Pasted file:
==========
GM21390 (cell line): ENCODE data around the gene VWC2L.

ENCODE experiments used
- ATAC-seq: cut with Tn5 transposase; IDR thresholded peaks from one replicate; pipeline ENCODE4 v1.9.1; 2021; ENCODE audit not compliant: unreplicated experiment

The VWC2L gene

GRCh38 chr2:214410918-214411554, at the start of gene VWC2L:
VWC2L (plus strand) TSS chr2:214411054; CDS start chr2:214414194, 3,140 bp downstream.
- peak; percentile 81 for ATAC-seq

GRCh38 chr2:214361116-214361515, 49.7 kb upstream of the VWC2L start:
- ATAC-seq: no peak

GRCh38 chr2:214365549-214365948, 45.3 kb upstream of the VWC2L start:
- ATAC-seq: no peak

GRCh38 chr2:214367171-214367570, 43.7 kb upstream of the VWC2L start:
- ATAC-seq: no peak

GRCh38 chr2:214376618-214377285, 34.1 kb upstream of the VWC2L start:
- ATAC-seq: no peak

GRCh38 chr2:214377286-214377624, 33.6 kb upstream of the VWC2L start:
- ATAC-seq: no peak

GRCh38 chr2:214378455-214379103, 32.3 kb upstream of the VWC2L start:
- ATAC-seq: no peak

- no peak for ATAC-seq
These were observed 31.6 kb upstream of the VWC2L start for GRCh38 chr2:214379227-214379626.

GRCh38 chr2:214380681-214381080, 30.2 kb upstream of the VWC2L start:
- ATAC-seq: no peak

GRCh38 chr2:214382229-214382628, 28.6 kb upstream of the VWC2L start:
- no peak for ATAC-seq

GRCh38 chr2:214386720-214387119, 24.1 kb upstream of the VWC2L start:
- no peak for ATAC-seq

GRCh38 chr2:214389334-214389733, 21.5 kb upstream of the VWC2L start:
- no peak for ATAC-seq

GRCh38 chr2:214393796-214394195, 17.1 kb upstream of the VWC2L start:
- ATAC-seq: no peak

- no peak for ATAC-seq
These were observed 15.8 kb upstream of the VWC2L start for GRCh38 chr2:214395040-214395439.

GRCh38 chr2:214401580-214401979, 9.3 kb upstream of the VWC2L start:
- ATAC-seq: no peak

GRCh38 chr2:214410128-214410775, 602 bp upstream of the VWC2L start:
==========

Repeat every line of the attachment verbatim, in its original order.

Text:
GM21390 (cell line): ENCODE data around the gene VWC2L.

ENCODE experiments used
- ATAC-seq: cut with Tn5 transposase; IDR thresholded peaks from one replicate; pipeline ENCODE4 v1.9.1; 2021; ENCODE audit not compliant: unreplicated experiment

The VWC2L gene

GRCh38 chr2:214410918-214411554, at the start of gene VWC2L:
VWC2L (plus strand) TSS chr2:214411054; CDS start chr2:214414194, 3,140 bp downstream.
- peak; percentile 81 for ATAC-seq

GRCh38 chr2:214361116-214361515, 49.7 kb upstream of the VWC2L start:
- ATAC-seq: no peak

GRCh38 chr2:214365549-214365948, 45.3 kb upstream of the VWC2L start:
- ATAC-seq: no peak

GRCh38 chr2:214367171-214367570, 43.7 kb upstream of the VWC2L start:
- ATAC-seq: no peak

GRCh38 chr2:214376618-214377285, 34.1 kb upstream of the VWC2L start:
- ATAC-seq: no peak

GRCh38 chr2:214377286-214377624, 33.6 kb upstream of the VWC2L start:
- ATAC-seq: no peak

GRCh38 chr2:214378455-214379103, 32.3 kb upstream of the VWC2L start:
- ATAC-seq: no peak

- no peak for ATAC-seq
These were observed 31.6 kb upstream of the VWC2L start for GRCh38 chr2:214379227-214379626.

GRCh38 chr2:214380681-214381080, 30.2 kb upstream of the VWC2L start:
- ATAC-seq: no peak

GRCh38 chr2:214382229-214382628, 28.6 kb upstream of the VWC2L start:
- no peak for ATAC-seq

GRCh38 chr2:214386720-214387119, 24.1 kb upstream of the VWC2L start:
- no peak for ATAC-seq

GRCh38 chr2:214389334-214389733, 21.5 kb upstream of the VWC2L start:
- no peak for ATAC-seq

GRCh38 chr2:214393796-214394195, 17.1 kb upstream of the VWC2L start:
- ATAC-seq: no peak

- no peak for ATAC-seq
These were observed 15.8 kb upstream of the VWC2L start for GRCh38 chr2:214395040-214395439.

GRCh38 chr2:214401580-214401979, 9.3 kb upstream of the VWC2L start:
- ATAC-seq: no peak

GRCh38 chr2:214410128-214410775, 602 bp upstream of the VWC2L start: